infectious bronchitis

Discussion in 'Emergencies / Diseases / Injuries and Cures' started by Carolyn, Mar 25, 2009.

  1. Carolyn

    Carolyn Chillin' With My Peeps

    714
    11
    171
    Apr 6, 2008
    First of all I was stupid for not quarantining 2 hens for 30 days. They looked very healthy, I had no illness in my flock so I only kept them apart a few days. My very big BAD!
    I bought them at a flea market from a man who raised them. Really don't think they were sick but suspect they picked up a bug from other birds nearby.
    One of the hens looked depressed (lethargy), the next day she had rattling resp. I thought she picked up something in my pen that my chickes were resistant to. WRONG. Next day my roo was obviously very sick as was this hen. Wheezing, coughing, lethargy; my roo has even quit crowing. Of course by then the whole flock was getting sick. That was several days ago and although they still are sick no one has died.

    What do I need to do for future flock management (less than 10 birds to raise eggs and for meat)? Do I need to cull them all? Can I eat their eggs? What about the eggs I put in the bator some of which were laid the day before they showed symptoms? What about future chickens?

    Please help me figure out what to do? I promise to never fail to quarantine a bird in the future; in fact I doubt I will ever buy another bird. I just thought Rocky really needed some Barred ladies that looked like him.
     
  2. miss_jayne

    miss_jayne Lady_Jayne

    Jun 26, 2008
    Columbiaville, MI
    Quote:i have a closed flock. only NPIP chicks or eggs.
    my recommendation for buying at a flea mkt or auction is DON'T.

    not only can bringing the animals home bring illness/disease into your flock, just touching them can bring home illness/disease also.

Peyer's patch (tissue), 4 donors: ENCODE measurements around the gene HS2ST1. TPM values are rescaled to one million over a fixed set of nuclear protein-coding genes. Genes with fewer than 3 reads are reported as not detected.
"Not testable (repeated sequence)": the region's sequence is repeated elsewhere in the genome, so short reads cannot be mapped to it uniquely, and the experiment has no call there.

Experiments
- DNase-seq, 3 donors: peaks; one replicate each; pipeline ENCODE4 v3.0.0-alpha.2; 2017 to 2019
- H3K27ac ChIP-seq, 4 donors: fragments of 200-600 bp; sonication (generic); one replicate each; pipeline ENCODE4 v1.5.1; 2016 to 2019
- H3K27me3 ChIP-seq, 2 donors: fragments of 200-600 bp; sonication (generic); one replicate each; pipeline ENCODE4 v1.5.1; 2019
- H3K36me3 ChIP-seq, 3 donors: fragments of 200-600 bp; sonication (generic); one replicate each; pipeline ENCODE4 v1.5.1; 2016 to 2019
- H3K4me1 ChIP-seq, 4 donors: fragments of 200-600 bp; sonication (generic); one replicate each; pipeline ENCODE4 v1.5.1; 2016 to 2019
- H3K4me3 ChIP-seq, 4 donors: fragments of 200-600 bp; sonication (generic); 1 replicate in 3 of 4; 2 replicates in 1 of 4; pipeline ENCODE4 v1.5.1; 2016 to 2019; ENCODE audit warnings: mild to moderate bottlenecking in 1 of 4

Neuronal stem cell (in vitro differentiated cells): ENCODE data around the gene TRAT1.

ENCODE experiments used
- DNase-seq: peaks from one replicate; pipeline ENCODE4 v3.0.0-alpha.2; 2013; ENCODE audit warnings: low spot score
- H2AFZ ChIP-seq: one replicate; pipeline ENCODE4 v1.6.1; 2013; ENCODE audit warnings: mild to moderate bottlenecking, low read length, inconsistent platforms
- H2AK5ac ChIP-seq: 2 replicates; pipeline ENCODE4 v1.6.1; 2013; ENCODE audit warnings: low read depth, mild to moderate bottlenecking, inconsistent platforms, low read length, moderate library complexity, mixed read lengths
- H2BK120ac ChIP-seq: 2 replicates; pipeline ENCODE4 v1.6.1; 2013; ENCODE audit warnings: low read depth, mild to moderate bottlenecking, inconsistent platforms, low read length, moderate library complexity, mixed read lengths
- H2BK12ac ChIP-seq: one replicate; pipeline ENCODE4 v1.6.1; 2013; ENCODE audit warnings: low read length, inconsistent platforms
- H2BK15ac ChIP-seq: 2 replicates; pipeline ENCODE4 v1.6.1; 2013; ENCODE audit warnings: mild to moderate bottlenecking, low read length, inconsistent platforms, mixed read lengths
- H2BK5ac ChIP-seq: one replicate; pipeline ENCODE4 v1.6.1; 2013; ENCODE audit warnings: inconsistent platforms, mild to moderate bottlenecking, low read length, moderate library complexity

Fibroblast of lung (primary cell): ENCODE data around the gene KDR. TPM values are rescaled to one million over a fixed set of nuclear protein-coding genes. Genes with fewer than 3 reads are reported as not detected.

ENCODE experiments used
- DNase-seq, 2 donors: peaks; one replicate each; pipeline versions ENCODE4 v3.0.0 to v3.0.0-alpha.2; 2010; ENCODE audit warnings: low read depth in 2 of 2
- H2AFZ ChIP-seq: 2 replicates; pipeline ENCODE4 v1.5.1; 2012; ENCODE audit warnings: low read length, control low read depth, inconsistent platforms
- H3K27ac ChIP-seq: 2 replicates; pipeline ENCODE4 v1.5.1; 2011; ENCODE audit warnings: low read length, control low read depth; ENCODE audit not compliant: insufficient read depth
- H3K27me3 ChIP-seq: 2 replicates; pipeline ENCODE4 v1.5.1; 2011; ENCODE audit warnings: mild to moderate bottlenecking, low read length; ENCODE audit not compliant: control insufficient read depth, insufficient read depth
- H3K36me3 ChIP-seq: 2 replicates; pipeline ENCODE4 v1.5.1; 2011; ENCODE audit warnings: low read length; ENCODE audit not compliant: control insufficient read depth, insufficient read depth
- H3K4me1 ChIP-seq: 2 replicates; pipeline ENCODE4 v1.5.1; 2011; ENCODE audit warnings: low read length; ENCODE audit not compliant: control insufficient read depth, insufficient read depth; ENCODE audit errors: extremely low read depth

how long did you have them before they got sick?
     
  3. Carolyn

    Carolyn Chillin' With My Peeps

    714
    11
    171
    Apr 6, 2008
    I kept them apart for 2 or 3 days. One hen was probably sick by the afternoon I put them together(I put them together in the am). She looked depressed. The other challenged the pecking order and was very active and I thought she was just lonely. She was sick the next day and my roo was very sick by the next.
    They are still sick, one has a matted eye today also.

    I know how to prevent it in the future and believe me I will.
    Now I need to know what to do about the flock. Do I need to cull them all? Can we eat the eggs? What hatching the eggs? I have some in the bator now mixed with eggs I got from a friend.

    What do I do now?? Please help!
     
  4. farmgirlie1031

    farmgirlie1031 Chillin' With My Peeps

    Apr 26, 2008
    IA
    You can medicate them to make them feel better. BUT, they will always be carriers and the disease can be passed on through eggs hatched from them [​IMG] Stress can bring on the illness again once they are better.
     
  5. lovemychix

    lovemychix Chillin' With My Peeps

    2,947
    13
    201
    Oct 14, 2008
    Moulton Iowa